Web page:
What’s hidden behind Hole 12?

Decades after Caleb Greenwood navigated the vicinity, Chinese workers operated the land near today’s golf course. Archeologists who excavated Old Greenwood in 2002 speculate that charcoal for railroads, mines and local furnaces was manufactured at the site during the 1870s and 1880s. Beneath today’s golf course they uncovered rice bowls, opium, and Chinese coins which indicate coal was produced by Chinese laborers looking for work after gold mining and local railroad construction dwindled. A marker behind Old Greenwood’s hole 12 commemorates where almost 150 of these ovens were located and one still remains buried. The marker ironically indicates that fresh, green logs — or “green wood” — formed the base of the ovens because they resisted burning despite high temperatures from charcoal burning.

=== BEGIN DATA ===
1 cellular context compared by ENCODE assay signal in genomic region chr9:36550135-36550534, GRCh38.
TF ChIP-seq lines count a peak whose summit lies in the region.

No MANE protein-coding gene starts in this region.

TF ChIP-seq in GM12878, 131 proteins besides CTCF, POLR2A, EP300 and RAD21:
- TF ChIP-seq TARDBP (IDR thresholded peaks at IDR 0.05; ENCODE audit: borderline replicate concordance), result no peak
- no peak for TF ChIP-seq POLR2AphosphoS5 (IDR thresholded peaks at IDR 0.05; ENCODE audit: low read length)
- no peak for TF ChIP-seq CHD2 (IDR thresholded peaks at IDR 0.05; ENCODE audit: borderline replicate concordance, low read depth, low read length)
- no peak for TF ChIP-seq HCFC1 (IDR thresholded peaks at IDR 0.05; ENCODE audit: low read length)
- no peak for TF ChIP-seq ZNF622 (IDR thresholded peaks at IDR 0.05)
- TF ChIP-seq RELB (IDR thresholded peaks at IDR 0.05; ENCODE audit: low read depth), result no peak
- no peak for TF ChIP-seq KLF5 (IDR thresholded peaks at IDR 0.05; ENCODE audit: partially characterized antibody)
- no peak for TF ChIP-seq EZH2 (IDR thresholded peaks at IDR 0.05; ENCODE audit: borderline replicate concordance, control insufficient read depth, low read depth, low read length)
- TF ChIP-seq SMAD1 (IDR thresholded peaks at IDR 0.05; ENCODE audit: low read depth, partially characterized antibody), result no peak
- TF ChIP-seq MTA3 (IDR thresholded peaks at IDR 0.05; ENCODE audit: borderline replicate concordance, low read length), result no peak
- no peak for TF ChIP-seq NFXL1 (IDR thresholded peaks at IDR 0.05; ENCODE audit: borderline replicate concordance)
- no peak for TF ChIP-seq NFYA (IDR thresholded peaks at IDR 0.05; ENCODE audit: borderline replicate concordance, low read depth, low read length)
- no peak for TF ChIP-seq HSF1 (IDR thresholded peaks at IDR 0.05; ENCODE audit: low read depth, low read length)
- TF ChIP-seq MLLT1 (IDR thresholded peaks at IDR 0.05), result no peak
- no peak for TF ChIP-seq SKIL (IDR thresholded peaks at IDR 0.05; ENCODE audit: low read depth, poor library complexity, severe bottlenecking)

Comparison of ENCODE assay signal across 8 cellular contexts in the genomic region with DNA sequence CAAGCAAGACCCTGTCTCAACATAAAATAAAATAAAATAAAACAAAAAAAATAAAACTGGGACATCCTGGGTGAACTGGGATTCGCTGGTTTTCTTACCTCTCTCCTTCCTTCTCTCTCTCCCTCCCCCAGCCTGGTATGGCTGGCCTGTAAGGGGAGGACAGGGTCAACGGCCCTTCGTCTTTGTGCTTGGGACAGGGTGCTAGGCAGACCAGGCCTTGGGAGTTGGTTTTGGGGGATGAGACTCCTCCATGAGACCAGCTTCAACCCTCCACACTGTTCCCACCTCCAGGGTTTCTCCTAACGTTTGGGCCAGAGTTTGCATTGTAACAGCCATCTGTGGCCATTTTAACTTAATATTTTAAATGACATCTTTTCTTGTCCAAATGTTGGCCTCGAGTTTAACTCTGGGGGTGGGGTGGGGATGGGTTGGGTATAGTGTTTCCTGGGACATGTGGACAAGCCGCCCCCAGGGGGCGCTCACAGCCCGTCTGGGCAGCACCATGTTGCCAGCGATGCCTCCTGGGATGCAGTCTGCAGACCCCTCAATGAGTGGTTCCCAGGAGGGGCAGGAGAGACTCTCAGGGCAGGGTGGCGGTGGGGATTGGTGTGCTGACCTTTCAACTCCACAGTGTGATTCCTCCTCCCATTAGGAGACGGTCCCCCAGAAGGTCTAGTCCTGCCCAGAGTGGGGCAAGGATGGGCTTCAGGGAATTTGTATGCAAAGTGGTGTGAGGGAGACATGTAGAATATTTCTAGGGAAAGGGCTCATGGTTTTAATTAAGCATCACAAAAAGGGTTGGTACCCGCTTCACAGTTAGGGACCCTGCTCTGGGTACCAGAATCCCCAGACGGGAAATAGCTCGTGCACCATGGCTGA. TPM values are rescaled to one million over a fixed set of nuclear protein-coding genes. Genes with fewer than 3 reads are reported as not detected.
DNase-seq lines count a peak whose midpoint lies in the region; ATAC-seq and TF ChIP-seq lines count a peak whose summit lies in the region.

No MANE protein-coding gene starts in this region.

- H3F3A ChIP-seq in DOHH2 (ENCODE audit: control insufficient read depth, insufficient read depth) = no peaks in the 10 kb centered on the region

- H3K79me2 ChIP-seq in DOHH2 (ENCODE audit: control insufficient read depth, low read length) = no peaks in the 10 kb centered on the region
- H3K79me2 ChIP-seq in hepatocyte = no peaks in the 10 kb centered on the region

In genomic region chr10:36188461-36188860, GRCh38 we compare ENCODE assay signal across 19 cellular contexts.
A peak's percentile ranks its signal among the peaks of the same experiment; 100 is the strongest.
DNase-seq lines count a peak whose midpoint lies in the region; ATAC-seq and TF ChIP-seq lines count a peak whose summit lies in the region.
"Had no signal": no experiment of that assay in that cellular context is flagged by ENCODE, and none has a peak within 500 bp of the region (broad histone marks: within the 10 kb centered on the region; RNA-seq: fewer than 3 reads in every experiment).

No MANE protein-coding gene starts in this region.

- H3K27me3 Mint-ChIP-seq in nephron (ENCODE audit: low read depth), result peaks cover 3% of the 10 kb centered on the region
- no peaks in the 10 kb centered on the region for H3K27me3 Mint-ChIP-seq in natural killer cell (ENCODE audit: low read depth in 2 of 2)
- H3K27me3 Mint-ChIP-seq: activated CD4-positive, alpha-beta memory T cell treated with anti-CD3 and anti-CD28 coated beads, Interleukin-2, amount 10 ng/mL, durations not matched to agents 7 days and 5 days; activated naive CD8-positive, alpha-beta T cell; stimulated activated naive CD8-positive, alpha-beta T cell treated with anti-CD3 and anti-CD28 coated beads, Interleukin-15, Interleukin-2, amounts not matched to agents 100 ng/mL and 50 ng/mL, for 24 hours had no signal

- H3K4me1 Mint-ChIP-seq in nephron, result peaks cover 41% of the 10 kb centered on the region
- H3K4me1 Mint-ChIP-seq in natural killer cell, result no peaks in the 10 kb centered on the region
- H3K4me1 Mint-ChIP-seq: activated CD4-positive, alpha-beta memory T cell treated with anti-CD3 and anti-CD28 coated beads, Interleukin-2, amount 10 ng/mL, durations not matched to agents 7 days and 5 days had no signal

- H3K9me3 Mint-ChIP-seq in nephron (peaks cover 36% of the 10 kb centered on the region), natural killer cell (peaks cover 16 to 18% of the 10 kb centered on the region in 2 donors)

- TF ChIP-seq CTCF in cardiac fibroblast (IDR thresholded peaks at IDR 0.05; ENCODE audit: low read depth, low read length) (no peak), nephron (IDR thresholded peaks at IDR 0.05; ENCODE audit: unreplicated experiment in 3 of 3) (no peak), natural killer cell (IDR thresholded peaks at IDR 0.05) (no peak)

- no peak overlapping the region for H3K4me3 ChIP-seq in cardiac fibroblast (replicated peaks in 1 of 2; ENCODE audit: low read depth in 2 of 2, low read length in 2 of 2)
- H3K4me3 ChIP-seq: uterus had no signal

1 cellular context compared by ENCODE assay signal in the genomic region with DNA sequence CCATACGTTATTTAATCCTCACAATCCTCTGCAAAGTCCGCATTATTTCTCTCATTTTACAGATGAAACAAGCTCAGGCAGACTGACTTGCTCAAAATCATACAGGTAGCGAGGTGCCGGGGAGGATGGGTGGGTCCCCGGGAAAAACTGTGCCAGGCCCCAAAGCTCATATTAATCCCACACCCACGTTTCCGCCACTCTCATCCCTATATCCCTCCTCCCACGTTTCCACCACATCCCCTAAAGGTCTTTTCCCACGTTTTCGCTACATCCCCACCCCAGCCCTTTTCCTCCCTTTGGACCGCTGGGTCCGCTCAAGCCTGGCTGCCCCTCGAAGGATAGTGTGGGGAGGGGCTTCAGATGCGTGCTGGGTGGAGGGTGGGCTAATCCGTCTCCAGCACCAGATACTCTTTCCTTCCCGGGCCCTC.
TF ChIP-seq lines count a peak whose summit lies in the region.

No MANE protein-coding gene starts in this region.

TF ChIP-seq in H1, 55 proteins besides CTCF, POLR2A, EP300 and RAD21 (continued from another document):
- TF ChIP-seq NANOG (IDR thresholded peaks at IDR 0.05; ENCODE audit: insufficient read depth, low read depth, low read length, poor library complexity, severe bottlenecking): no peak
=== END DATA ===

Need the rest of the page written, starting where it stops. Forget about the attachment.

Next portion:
Two other nearby golf courses are named for early Truckee history. George Shaffer’s sawmill, located in the vicinity of today’s Schaffer’s Mill, Lahontan and Northstar golf courses, catalyzed Truckee’s early lumber economy and road access to Truckee in the 1860s. Joseph Gray opened a rest stop along the 1860s wagon trail near today’s downtown Truckee, which is reflected in nearby golf course Gray’s Crossing’s name. Both these early pioneers benefited from Caleb Greenwood’s early trailblazing and interacted with Truckee’s early Chinese labor force. Old Greenwood Golf Course’s name similarly connects it to a historic backstory worth appreciating at the Barracuda tournament this year.

Conor Villines is a volunteer for the Truckee-Donner Historical Society. He holds a BA in History and an MA in Journalism from the University of Arizona, and enjoys learning as much as possible about Truckee and California history